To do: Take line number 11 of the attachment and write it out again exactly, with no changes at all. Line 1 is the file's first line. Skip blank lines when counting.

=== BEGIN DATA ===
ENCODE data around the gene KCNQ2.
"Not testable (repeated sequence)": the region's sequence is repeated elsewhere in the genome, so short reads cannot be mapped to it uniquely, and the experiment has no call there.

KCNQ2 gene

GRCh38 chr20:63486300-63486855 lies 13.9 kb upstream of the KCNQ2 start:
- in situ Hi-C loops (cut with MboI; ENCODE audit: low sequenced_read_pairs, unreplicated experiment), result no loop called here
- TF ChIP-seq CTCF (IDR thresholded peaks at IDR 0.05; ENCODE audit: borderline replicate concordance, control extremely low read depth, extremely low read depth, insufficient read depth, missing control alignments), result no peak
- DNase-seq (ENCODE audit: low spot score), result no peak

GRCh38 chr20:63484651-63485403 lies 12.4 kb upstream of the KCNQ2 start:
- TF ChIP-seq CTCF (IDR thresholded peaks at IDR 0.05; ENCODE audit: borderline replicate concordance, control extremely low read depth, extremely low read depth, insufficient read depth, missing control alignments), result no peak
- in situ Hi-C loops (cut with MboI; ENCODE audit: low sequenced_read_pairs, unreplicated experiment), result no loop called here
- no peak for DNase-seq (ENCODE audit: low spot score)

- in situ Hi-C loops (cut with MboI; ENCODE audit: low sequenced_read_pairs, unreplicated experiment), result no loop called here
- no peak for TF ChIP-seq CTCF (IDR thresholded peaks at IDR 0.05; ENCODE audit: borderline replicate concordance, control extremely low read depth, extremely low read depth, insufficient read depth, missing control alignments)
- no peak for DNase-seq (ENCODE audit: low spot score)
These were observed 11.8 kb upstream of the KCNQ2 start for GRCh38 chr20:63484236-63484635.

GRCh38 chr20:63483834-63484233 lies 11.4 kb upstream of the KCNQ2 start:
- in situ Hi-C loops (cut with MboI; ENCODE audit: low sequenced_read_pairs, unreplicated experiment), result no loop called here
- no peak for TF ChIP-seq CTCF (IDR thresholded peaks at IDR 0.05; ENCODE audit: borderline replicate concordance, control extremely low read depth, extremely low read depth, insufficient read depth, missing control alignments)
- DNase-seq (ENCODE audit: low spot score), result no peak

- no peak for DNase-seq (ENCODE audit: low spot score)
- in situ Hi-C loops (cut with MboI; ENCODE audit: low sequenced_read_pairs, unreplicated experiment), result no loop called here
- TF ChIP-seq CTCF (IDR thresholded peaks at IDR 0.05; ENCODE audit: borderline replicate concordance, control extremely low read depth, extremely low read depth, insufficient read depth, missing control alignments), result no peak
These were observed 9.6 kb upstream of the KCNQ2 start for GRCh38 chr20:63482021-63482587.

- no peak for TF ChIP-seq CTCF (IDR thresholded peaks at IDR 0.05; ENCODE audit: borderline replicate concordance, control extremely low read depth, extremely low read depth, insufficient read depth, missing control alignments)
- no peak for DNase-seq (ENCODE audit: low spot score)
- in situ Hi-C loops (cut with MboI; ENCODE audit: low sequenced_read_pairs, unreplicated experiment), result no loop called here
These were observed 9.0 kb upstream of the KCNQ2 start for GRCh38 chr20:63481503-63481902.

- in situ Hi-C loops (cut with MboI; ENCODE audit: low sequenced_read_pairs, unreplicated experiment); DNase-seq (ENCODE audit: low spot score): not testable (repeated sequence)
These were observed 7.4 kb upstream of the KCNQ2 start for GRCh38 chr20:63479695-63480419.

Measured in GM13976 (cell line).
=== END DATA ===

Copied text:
- no peak for DNase-seq (ENCODE audit: low spot score)